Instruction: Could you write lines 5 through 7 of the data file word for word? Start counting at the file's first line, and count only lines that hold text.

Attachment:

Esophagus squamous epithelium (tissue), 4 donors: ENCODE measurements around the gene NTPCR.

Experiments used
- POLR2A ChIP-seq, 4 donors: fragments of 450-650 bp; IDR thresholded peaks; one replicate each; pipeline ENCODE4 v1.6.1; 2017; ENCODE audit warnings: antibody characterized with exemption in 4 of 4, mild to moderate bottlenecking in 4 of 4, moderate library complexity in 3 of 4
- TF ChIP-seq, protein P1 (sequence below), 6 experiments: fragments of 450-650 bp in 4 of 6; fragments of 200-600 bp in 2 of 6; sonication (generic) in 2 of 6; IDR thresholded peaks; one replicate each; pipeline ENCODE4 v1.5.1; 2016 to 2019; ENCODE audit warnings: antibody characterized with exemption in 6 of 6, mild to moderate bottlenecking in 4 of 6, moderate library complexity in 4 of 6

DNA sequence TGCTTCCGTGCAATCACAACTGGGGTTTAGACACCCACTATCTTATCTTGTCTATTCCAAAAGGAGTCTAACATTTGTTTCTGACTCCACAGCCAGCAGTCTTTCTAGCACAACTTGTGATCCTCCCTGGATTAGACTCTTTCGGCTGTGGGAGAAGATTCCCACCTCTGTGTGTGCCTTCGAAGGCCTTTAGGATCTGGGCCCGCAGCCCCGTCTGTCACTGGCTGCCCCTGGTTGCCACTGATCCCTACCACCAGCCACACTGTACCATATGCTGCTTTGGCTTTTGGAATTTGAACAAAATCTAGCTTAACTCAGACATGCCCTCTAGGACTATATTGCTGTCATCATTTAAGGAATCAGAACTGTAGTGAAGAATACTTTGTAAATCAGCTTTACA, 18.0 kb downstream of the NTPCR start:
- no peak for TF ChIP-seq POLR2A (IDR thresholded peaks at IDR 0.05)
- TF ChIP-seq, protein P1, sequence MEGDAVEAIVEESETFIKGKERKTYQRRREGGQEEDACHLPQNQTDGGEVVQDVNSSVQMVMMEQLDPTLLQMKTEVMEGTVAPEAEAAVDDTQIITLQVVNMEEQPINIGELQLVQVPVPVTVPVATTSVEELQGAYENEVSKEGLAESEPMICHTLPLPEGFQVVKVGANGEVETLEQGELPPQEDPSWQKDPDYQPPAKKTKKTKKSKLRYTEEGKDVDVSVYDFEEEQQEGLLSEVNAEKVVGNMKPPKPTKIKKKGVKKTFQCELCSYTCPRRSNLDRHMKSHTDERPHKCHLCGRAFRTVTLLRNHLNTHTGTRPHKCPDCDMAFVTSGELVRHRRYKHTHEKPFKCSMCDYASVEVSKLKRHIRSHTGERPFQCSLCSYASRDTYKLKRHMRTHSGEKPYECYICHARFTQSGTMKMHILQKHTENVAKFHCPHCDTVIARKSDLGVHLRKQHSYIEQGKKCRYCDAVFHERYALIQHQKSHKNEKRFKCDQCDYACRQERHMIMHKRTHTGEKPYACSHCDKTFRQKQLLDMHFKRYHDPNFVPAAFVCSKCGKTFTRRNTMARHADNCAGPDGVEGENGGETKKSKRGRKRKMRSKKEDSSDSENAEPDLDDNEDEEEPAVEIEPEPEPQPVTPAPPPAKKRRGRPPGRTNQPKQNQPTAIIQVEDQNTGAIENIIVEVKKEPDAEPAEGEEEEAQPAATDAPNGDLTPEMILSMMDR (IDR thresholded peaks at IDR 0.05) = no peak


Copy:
DNA sequence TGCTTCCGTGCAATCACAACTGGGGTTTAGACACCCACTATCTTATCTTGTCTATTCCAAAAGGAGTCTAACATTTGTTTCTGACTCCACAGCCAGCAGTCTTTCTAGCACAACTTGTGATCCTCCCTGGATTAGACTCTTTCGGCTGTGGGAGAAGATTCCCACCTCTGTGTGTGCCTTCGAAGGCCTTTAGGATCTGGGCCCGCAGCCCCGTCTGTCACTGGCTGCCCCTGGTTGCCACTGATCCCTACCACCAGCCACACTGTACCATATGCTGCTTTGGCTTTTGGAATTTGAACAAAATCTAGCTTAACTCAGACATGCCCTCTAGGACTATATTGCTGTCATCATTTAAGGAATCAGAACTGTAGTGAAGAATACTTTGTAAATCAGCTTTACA, 18.0 kb downstream of the NTPCR start:
- no peak for TF ChIP-seq POLR2A (IDR thresholded peaks at IDR 0.05)
- TF ChIP-seq, protein P1, sequence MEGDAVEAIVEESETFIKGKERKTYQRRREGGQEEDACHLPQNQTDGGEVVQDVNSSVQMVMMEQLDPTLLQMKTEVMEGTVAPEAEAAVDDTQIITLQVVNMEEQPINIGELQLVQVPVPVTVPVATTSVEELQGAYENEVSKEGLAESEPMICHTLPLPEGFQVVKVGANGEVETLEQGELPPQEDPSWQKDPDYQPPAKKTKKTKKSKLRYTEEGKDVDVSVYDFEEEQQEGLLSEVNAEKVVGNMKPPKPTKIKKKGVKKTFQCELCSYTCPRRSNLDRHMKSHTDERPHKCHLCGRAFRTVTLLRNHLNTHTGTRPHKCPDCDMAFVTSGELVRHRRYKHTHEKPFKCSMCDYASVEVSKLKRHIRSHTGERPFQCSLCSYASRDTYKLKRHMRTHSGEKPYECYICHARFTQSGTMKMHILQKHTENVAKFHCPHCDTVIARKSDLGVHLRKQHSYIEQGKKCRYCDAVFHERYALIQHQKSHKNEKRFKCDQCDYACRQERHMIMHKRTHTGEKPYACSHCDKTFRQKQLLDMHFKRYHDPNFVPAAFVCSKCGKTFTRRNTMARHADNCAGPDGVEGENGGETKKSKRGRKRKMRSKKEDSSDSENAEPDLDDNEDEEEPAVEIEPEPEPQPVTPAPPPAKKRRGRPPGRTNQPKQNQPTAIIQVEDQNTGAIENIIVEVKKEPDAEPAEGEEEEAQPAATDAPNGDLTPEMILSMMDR (IDR thresholded peaks at IDR 0.05) = no peak